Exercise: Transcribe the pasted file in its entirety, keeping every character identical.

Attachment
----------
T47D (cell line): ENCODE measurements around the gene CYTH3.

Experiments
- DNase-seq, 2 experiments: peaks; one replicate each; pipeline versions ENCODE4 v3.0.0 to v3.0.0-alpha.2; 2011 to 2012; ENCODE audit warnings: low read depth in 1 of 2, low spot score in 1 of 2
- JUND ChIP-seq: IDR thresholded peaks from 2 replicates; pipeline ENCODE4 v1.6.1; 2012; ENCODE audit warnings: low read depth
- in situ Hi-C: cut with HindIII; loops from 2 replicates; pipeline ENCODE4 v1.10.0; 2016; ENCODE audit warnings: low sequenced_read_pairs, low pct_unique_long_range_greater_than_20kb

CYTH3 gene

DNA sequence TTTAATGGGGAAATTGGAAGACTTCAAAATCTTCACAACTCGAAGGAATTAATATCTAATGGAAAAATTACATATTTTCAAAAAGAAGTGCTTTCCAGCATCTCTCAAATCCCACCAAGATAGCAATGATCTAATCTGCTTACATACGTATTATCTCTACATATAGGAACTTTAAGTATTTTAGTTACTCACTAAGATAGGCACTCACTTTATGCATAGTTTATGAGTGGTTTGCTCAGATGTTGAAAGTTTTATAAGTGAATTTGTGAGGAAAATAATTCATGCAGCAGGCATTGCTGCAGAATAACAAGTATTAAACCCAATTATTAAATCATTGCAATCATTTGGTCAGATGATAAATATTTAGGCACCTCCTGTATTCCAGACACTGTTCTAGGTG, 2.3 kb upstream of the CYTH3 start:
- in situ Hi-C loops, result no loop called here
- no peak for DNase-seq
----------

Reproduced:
T47D (cell line): ENCODE measurements around the gene CYTH3.

Experiments
- DNase-seq, 2 experiments: peaks; one replicate each; pipeline versions ENCODE4 v3.0.0 to v3.0.0-alpha.2; 2011 to 2012; ENCODE audit warnings: low read depth in 1 of 2, low spot score in 1 of 2
- JUND ChIP-seq: IDR thresholded peaks from 2 replicates; pipeline ENCODE4 v1.6.1; 2012; ENCODE audit warnings: low read depth
- in situ Hi-C: cut with HindIII; loops from 2 replicates; pipeline ENCODE4 v1.10.0; 2016; ENCODE audit warnings: low sequenced_read_pairs, low pct_unique_long_range_greater_than_20kb

CYTH3 gene

DNA sequence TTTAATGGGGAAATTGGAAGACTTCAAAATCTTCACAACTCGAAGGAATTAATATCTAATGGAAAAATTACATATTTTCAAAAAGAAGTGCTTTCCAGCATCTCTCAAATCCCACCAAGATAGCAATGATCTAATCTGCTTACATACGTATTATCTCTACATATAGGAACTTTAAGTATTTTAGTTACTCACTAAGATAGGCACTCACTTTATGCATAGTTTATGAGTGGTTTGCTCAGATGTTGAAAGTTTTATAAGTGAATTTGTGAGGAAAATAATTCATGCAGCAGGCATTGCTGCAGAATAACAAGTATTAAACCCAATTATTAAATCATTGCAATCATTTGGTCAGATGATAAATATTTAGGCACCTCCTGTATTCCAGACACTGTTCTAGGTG, 2.3 kb upstream of the CYTH3 start:
- in situ Hi-C loops, result no loop called here
- no peak for DNase-seq